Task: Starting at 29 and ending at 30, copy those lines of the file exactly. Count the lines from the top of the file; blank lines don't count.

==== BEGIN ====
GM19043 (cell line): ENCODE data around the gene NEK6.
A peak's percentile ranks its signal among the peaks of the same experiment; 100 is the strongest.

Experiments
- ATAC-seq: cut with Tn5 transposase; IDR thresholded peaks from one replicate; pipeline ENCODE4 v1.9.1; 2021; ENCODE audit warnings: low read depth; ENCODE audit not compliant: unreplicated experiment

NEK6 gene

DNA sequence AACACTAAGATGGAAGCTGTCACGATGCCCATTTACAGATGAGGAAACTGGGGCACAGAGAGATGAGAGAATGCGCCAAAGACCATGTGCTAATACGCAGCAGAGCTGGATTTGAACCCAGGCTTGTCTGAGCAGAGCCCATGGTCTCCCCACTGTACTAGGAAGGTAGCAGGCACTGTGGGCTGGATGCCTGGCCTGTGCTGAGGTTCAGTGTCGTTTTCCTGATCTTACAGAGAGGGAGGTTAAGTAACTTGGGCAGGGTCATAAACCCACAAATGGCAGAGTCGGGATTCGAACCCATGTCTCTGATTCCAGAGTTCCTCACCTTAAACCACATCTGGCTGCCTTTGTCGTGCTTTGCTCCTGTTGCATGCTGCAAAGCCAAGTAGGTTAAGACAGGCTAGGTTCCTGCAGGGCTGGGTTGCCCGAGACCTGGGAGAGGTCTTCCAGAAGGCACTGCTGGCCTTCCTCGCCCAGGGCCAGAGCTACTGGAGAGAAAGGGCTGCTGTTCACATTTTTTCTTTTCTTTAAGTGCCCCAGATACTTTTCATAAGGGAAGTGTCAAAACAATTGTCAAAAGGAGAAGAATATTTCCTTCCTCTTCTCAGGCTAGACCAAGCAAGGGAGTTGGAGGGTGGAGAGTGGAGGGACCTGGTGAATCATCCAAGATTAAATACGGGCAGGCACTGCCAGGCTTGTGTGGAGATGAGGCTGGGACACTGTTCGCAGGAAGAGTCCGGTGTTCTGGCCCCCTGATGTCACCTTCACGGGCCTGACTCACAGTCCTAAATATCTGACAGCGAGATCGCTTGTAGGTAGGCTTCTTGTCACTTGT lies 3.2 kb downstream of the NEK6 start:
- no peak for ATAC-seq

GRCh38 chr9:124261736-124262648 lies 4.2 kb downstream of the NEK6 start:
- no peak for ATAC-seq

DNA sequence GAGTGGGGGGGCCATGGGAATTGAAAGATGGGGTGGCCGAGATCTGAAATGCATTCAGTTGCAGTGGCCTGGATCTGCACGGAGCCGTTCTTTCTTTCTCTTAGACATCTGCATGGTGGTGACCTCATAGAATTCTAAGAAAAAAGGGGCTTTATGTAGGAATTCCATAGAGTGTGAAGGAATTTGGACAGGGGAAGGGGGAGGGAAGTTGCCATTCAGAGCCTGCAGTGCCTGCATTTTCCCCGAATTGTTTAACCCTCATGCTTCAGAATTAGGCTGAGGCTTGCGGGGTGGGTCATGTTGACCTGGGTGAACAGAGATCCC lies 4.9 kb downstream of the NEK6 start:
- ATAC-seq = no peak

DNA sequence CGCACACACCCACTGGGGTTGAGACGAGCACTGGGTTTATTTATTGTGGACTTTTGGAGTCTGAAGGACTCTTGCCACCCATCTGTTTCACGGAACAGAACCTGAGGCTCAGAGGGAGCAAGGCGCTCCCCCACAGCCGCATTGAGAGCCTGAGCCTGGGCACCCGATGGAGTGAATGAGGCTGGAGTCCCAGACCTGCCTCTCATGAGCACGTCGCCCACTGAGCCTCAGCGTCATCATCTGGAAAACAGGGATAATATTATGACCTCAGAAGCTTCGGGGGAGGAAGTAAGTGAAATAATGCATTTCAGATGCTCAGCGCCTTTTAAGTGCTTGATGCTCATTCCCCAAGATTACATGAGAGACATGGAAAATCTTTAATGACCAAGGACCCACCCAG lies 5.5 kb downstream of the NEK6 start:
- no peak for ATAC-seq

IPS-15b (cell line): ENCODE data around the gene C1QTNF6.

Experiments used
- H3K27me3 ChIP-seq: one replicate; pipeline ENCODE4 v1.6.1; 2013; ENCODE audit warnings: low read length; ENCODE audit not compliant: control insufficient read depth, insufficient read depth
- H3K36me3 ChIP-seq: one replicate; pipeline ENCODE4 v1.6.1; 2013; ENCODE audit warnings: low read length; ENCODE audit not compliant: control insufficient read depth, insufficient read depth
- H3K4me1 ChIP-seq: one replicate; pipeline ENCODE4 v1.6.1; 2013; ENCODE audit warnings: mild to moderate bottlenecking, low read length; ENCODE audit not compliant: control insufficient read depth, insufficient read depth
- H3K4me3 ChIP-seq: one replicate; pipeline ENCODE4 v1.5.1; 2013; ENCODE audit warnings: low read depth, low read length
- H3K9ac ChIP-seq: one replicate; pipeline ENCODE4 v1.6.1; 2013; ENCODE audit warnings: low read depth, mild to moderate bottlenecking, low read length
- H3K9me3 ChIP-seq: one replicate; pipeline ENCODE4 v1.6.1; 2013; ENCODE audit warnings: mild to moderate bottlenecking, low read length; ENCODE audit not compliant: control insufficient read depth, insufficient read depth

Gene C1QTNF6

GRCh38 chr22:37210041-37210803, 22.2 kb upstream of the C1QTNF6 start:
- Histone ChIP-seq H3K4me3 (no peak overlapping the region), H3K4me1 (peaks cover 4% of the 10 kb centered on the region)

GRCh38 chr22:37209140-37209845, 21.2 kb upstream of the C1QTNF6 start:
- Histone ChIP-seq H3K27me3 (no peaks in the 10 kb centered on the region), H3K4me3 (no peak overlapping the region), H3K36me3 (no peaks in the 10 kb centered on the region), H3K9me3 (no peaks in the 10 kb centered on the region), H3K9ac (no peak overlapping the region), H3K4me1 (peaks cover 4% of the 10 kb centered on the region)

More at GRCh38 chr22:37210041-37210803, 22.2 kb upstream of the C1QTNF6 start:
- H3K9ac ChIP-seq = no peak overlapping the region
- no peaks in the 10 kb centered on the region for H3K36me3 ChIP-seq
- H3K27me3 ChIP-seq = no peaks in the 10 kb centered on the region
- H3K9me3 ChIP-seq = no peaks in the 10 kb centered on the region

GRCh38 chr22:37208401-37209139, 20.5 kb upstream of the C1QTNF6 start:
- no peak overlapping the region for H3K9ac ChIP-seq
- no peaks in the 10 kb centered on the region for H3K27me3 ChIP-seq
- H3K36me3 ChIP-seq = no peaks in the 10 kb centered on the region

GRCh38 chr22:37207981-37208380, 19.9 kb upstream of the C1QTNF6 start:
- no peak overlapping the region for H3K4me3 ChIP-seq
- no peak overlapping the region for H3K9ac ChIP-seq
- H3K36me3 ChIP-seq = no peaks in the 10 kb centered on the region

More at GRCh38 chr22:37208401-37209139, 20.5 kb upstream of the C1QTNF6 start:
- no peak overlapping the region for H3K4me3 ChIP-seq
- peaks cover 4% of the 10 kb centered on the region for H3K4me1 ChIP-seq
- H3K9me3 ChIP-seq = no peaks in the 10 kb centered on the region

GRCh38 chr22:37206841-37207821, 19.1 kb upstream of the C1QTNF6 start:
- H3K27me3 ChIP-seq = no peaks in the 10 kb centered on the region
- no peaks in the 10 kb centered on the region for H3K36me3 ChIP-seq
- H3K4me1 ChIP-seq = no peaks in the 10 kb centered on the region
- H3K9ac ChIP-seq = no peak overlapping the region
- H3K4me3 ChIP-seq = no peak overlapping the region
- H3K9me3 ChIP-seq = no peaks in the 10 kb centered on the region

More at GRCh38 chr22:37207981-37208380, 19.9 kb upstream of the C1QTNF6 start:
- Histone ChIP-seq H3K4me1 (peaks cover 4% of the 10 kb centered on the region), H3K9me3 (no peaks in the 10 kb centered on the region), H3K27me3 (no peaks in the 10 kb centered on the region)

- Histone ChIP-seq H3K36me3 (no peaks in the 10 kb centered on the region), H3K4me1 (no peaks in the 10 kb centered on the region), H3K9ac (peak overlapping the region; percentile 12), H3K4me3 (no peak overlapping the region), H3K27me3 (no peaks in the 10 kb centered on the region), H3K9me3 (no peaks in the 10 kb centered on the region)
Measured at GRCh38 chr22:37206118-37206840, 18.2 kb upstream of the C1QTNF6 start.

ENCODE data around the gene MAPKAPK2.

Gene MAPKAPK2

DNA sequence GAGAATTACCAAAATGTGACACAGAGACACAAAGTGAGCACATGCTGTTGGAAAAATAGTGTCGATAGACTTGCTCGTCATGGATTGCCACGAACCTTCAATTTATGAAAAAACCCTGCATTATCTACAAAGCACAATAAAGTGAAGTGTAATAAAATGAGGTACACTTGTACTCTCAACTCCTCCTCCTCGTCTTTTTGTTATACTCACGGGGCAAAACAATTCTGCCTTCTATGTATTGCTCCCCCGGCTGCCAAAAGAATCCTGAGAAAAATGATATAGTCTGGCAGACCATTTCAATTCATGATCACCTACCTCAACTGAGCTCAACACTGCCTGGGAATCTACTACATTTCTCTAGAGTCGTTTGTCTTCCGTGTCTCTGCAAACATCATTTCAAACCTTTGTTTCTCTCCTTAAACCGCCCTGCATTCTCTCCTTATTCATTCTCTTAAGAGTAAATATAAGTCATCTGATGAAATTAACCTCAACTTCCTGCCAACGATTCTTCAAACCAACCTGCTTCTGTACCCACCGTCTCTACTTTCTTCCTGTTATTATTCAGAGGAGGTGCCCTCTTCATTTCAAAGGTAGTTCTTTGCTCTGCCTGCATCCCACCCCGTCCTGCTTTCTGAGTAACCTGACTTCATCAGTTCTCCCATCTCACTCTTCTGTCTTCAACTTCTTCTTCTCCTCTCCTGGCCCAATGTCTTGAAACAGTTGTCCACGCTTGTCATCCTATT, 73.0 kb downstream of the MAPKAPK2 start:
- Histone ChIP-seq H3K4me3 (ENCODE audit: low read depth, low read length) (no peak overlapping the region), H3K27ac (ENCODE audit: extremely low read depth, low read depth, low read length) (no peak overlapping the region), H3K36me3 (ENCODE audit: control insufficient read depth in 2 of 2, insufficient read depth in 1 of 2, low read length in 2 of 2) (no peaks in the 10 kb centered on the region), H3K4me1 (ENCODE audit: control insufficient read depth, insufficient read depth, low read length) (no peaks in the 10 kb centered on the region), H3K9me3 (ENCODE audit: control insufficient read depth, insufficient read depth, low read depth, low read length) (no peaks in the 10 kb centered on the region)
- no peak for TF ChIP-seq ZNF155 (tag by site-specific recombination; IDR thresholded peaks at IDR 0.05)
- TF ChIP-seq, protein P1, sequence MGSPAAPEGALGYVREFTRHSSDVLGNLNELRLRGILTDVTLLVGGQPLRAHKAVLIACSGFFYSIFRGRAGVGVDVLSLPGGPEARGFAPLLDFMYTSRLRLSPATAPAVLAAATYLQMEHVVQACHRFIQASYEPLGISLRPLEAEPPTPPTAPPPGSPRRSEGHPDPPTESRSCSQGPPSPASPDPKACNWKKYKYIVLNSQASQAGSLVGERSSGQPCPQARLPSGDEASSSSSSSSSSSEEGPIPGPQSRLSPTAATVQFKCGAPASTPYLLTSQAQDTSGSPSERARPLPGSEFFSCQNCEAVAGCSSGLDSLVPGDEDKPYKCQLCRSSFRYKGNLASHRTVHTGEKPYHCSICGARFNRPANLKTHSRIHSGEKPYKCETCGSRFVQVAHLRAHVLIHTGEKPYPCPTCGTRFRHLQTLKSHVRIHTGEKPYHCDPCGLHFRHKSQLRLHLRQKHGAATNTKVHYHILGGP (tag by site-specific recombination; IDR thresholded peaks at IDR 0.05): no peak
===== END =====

- no peaks in the 10 kb centered on the region for H3K36me3 ChIP-seq
- H3K27me3 ChIP-seq = no peaks in the 10 kb centered on the region